Taking 4.5 chambers into consideration per session, we can cross-reference that with the 5e guidelines for character leveling. According to the 5e Dungeon Master’s Guide, we expect player characters to level approximately every four sessions. Suppose we want to make a level-up dungeon that’s four sessions or ~18 chambers. That gives us all the information we need to create an XP budget for our dungeon. Take the total XP to reach the next party level and divide it by 18. That’s the average XP per dungeon chamber. 

You can also use this information to determine the type and number of magic items to add to your dungeon. In the DMG, page 38, you have the expected number of magic items for PCs at each level. Subtracting the magic items the party already has, you can quickly determine what to put in your dungeon. 

As you can see, knowing how long you want to run the dungeon immediately informs a lot of the planning for your dungeon. 

My Dungeon’s Scope

Well, I’m about where I expected to be here. I have 12 chambers in my dungeon, and the party will level up upon completing the dungeon. They did investigative footwork and plenty of social encounters before reaching the dungeon, so they’ve more than earned the level up. I use milestone leveling instead of experience points because I feel it serves the game’s flow better than leveling up in the middle of a dungeon/adventure. But, you can see it still fits pretty closely in line. 

I also provided a powerful magic item for the Ranger. Because the party lacks a full-time healer, I provided the Ranger with the first magic weapon, which also provides extra healing when they get access to Cure Wounds at the end of the dungeon. So as far as scope goes, my real-world dungeon gets top marks!

Build Better Dungeons Through Archetypes

As it turns out, there are only three archetypal dungeons you can create in Dungeons & Dragons. Identifying, understanding, and leaning on the dungeon archetypes is critical to becoming a better dungeon constructor. The three dungeon archetypes are Natural Structure, Complex, and Vault. 

Natural Structure

A natural structure dungeon is any type of organic dungeon that’s not crafted by intelligent minds and hands. Caves and caverns are the first examples that spring to mind, but they could also be the insides of a living creature a la the Legend of Zelda: Ocarina of Time’s Lord Jabu-Jabu and Deku Tree. 

The limit to natural structure dungeons is often your mind. Many exploration portions of adventures can be turned into natural structure dungeons. Swamps, feywild forests, and passing through a mountain range are all examples of wilderness I’ve turned into node-based, natural structure dungeons with success. 

Complex Dungeons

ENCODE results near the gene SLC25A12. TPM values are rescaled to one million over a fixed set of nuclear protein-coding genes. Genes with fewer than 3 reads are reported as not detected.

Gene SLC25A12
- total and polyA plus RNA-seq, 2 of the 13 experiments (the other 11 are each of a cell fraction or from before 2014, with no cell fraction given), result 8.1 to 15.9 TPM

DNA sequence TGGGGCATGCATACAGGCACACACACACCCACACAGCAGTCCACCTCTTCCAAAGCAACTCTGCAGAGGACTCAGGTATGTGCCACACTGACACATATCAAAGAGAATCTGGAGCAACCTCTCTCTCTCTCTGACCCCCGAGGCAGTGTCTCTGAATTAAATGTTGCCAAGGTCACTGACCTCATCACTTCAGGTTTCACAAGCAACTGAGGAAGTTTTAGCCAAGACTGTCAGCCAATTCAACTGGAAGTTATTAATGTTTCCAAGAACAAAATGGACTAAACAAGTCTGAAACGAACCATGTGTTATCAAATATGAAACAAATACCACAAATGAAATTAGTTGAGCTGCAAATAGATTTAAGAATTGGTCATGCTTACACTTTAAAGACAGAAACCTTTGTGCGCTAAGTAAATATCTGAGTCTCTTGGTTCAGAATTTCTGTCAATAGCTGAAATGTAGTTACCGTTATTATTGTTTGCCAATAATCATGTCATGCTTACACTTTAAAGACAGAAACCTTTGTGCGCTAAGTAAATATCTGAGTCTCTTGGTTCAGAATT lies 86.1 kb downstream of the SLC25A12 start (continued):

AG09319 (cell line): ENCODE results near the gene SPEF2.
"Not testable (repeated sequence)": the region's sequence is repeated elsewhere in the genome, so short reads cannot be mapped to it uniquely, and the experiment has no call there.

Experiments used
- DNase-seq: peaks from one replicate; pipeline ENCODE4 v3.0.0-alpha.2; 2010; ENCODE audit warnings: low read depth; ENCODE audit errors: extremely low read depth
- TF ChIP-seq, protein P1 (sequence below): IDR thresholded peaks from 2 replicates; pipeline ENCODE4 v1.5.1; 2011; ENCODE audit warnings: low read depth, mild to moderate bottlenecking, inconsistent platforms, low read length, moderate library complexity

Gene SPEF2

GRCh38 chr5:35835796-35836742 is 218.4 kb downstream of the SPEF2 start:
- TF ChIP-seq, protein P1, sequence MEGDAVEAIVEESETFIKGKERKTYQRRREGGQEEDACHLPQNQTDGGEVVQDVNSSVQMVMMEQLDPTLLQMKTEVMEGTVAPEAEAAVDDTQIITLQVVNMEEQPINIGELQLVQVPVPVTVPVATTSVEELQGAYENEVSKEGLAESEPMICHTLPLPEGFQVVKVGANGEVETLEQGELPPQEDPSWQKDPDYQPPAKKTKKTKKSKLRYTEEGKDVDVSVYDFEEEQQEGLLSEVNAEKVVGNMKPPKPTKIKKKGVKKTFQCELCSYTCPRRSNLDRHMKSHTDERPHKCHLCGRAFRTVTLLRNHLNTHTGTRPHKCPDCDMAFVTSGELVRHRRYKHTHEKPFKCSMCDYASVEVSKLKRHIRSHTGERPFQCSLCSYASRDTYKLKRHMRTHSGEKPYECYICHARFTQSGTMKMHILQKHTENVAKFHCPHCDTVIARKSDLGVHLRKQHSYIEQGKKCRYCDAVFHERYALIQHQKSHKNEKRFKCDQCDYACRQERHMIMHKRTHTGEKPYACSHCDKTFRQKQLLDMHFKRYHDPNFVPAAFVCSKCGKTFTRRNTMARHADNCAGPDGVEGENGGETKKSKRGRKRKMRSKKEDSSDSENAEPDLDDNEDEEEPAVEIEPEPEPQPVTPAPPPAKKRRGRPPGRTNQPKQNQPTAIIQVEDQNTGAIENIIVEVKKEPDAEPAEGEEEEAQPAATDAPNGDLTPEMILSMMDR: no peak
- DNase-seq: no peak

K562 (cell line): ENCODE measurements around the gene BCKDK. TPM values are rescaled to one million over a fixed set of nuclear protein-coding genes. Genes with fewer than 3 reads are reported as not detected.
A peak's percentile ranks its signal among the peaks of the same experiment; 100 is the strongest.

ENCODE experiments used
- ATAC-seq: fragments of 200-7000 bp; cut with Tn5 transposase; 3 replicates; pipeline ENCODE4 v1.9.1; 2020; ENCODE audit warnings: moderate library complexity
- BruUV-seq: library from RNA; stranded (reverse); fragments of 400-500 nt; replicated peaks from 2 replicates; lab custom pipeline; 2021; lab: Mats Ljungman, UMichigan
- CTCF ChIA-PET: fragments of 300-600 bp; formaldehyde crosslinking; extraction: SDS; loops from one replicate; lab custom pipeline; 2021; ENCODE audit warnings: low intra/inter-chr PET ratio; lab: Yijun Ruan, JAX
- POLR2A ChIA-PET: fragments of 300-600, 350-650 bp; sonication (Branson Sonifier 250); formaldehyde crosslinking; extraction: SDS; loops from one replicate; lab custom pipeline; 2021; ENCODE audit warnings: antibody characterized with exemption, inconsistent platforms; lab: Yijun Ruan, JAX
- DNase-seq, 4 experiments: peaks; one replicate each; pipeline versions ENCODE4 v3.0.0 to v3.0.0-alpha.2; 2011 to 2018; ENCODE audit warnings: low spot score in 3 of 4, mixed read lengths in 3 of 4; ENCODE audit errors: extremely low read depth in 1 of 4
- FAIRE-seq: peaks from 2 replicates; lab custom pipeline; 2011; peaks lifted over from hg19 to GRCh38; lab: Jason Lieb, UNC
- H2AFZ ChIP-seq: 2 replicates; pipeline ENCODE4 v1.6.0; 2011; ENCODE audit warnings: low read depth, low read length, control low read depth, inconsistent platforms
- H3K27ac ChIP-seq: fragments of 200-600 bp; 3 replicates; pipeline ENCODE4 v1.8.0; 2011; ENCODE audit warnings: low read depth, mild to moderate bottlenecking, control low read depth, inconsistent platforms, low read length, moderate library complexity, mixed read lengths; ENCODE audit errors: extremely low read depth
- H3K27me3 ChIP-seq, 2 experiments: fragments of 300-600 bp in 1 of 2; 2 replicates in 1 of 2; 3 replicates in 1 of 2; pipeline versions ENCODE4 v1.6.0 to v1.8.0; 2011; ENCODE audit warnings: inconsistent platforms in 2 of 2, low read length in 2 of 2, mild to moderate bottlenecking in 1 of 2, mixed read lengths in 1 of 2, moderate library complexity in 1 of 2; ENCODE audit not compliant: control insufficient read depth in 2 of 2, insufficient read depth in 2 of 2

A complex dungeon is any place built for people to work or reside. Castles and temples are common examples. But, complex dungeons can vary wildly in size and form. It could be a wizard tower, a mine, a large castle, or even an entire city ward. Sellswords of Punjar is one of my favorite level-one city adventures, and it’s a complex dungeon that has the party zipping through alleyways, buildings, rooftops, and gardens. 

Don’t forget to include manufacturing and research facilities as well. A top-secret laboratory doing unethical experiments is always a crowd-pleaser. Even something mundane like a shipyard can be a lot of fun for the party to infiltrate and sneak around. 

One thing that sets complex dungeons apart is that they need to meet the needs of their creators. Often that means places to rest, access to food and water, some form of sanitation or health, and space for leisure activity. So consider when creating a complex if this is an all-inclusive dungeon such as a remote monastery where people live and work, or it’s a workplace. A factory dungeon might have a nearby settlement or housing that is outside the dungeon structure, but the party may want/need to visit.

Dungeon Vaults

The third type of archetypal dungeon is the vault, and its inverse, the prison. A vault serves one purpose, to protect something inside from people outside. Crypts, banks, treasuries, and warehouses all do that. Of course, a prison protects the outside from what’s inside. Prisons, sealed portals, BBEGs locked in stasis all are good examples of an inverted vault archetype. 

One exciting part about vaults that sets them apart from natural structures and complex dungeons is that they are more likely to be stuffed with misdirection, secret passages, magical defenses, traps, and eternal defenders such as constructs and undead. I would also lump funhouse or deathtrap dungeons into this archetype. 

My Dungeon’s Archetype

One great part about wrapping your head around dungeon archetypes is that you can learn how to mix them. Later on, we’ll discuss how zones can help you build better dungeons, and using different archetypes is a fine way to distinguish zone transitions. 

My current dungeon is a natural cave network partially worked by ancient dwarves into a proto-cistern with a step-well. They abandoned the site and created a cistern in a different location a few miles away. The dungeon is about 85% natural structure and 15% complex. 

Build Better Dungeons with the 6W’s